Review: Deep Space Drifter

(A very early (1990) TADS game by Michael J. Roberts, the creator of TADS. Good as a show-off for TADS’ capabilities perhaps, but less good as a game. Miles below the magnificent Return to Ditch Day the same author would later write.
Deep Space Drifter - Details (

The Maze Walker-Througher

Phew! Someone heard you! When adrift in interplanetary space, chances are slim that anybody would hear your distress signal in time. You received the coordinates, you probably have just enough juice left in the fuel cell. So yeah, very fortunate to be underway to that big… distant… abandoned… space station that is now being pelted with debris… and fired upon by a giant laser from the planet’s surface…

Hmmm… Maybe not that fortunate, but you either dock here or die in your broken down spacecraft.

The space station in Deep Space Drifter is a compact and effective puzzle-space. A small number of rooms to explore, each with a clear function. Enough objects lying around to get a notion of the backstory and aid in some nifty puzzles. And there’s a robot! The environment is sparsely but adequately described, and every few turns the narrative voice informs you that the station is shaking around you as a result of an explosion or an impact. While these messages help with the sense of being in a larger and quite vulnerable place, they do become repetitive to the point where you just skip them.

I dropped my inventory a lot in this part of the game. And not because I typed DROP a lot. I didn’t methodically investigate, so I don’t really know if it’s a bug, if you lose your inventory each time the station gets hit, or if there are an inordinate amount of actions that implicitly DROP ALL (SIT does this for sure), or a combination of all the above. What I do know is that I often arrived at my destination ready to tackle an obstacle only to find that I was empty-handed. That involved some backtracking.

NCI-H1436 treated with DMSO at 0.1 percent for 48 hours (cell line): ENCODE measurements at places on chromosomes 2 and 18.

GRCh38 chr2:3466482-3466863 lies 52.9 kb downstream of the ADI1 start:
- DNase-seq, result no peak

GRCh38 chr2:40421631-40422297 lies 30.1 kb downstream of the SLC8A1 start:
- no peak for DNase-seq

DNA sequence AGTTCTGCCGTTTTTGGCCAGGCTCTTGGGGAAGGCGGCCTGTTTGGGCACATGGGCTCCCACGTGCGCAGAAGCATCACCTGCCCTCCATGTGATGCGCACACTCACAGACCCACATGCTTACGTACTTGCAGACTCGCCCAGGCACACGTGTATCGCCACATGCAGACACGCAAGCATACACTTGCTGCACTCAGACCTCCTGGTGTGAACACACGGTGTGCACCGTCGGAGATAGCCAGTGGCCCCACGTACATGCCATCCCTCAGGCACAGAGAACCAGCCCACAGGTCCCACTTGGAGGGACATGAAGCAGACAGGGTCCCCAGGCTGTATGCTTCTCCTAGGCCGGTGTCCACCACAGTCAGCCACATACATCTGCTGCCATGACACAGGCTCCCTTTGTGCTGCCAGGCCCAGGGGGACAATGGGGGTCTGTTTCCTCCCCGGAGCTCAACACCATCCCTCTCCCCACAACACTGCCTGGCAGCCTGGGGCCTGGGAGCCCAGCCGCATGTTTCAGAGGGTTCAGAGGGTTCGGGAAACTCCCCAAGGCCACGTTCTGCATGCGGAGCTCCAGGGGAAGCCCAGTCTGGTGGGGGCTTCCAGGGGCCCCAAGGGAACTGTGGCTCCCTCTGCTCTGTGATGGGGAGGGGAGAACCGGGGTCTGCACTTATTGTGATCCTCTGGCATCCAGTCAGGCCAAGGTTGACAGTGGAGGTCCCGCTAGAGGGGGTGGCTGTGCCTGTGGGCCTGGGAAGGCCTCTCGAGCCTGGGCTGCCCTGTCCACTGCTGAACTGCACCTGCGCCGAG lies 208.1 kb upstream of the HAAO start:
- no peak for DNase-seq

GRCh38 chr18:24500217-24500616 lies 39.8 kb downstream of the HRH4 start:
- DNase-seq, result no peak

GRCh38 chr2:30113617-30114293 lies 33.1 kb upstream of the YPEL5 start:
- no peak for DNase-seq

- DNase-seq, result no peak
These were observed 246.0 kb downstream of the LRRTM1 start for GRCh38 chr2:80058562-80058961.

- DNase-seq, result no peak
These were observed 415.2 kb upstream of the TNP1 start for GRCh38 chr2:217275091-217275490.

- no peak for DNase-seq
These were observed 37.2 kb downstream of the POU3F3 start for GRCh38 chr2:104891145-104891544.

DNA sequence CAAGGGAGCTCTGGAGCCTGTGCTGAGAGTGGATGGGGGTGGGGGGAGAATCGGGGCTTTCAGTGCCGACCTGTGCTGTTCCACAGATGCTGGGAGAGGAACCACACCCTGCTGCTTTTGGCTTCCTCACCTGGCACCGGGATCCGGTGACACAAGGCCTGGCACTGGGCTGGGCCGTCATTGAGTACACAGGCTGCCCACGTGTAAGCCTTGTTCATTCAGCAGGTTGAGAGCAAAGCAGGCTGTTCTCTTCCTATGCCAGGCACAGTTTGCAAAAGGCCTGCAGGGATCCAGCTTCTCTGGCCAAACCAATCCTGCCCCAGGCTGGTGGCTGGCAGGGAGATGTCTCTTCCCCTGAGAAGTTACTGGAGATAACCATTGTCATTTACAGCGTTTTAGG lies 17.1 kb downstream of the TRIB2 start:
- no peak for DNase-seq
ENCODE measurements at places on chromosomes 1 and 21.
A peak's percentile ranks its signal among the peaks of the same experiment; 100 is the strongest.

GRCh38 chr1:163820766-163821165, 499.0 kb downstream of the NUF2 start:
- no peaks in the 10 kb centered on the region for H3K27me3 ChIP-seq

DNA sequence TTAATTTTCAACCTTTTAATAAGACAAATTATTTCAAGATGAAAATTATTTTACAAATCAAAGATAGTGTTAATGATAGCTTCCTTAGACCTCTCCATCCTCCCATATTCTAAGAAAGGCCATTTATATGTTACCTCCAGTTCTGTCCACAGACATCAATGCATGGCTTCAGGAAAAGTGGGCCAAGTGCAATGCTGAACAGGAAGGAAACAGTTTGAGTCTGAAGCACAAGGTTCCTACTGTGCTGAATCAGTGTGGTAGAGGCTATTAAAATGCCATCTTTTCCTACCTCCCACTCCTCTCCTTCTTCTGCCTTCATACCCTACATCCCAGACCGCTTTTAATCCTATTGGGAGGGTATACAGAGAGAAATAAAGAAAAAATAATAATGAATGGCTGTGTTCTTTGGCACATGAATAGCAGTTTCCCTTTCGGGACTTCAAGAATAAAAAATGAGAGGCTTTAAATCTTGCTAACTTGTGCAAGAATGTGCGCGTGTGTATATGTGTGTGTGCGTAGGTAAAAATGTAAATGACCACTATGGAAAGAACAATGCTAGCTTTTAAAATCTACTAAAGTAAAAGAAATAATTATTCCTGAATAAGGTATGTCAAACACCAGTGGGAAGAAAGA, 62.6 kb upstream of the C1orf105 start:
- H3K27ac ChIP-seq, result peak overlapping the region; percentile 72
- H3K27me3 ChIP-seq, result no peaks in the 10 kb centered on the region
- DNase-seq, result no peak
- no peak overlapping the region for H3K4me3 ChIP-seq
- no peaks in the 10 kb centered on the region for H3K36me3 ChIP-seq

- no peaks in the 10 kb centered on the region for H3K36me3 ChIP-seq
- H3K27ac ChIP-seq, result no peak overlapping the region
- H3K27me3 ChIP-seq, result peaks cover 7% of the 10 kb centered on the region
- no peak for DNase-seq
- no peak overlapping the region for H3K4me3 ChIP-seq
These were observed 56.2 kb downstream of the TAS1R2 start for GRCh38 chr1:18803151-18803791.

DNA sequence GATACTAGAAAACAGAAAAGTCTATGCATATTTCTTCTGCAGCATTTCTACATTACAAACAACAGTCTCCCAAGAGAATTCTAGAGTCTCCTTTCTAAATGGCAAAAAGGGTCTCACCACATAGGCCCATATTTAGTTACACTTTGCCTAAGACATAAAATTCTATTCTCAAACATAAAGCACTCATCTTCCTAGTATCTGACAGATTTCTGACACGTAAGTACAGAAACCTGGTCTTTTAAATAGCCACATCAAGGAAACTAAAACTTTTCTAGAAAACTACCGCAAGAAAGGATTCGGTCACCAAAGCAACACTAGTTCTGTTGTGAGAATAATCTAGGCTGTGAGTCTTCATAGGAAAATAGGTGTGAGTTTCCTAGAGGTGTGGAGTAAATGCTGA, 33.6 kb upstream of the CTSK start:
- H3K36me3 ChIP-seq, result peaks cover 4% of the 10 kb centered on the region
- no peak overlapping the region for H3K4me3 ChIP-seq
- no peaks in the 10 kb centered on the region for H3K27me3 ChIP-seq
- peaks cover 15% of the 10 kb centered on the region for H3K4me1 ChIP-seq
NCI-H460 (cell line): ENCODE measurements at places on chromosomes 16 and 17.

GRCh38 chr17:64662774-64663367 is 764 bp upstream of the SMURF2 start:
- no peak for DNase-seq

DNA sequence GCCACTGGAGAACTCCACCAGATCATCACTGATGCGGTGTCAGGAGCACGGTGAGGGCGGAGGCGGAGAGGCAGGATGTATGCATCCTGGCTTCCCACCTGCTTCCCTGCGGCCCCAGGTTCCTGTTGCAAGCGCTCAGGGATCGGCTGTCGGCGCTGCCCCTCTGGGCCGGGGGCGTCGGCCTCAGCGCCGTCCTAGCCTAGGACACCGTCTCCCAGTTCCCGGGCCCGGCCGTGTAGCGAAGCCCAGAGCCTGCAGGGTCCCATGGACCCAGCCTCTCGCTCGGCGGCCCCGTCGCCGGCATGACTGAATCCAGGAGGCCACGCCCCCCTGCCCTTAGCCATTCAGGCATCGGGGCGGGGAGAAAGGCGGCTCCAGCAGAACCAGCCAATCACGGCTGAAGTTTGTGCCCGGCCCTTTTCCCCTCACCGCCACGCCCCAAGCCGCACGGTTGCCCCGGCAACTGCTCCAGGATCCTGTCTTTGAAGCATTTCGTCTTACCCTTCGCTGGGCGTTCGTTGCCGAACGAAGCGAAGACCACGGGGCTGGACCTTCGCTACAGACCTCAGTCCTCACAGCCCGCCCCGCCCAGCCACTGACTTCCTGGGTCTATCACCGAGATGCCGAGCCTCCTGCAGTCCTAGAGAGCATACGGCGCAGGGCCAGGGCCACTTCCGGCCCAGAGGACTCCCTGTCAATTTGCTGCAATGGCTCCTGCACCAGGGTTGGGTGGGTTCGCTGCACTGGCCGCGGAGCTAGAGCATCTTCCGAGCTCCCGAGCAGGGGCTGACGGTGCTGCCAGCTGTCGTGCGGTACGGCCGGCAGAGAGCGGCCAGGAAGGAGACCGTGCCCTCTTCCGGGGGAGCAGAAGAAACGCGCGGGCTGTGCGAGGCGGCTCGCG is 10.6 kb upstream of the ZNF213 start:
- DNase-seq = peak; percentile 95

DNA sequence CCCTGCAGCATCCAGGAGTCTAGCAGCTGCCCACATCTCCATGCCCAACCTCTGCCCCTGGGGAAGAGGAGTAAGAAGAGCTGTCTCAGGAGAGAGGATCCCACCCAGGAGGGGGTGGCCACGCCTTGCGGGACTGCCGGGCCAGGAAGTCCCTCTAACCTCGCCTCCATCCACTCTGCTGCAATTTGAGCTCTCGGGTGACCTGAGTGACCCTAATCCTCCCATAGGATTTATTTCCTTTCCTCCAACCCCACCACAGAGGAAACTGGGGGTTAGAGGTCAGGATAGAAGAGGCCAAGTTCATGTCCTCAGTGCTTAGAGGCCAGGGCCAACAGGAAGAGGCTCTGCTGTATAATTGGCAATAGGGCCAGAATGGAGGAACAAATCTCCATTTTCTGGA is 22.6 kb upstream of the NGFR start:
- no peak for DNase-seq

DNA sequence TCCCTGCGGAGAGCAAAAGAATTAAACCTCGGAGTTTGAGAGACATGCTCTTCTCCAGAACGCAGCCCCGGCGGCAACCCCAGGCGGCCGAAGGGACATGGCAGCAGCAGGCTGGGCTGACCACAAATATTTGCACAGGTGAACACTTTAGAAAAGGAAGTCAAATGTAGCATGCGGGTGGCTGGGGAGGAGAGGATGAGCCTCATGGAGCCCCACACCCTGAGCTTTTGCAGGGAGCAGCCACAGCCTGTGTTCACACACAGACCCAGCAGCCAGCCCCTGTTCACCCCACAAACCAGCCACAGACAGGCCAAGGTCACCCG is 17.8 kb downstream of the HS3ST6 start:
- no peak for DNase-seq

Since the space station is abandoned and empty, just refueling your own spaceship won’t work. So, in the next part, you go down to the planetary surface. The game from this point on is very uneven.
I loved zipping around the underground tunnels in the shuttlecar (yes…) There are two very satisfying puzzles. There are also two very large mazes. And that’s a pity. I thought both mazes had a really good concept that was drawn out far into tedium and boredom. I frankly didn’t care anymore and went with the walkthrough. The concept could have been kept intact, and the mazes shrunk down into 10 room navigational/timing puzzles that would have been more engaging.

Some good puzzles, some good fun, but ultimately not enough.


I remember playing this in the early 90s! I do not believe I finished it because of the mazes.


I really thought the first maze was very cool. You have to find your way through tunnels that are periodically flooded. This means that you have to make sure you’ve got shelter UP every 6 or 7 turns and then find your way back to the main path after the flood passes. This idea in itself appealed to me. Doing this 20 times in a row on a path that I wasn’t even sure would lead me out because it could be one of three or four possible dead ends? Not so much.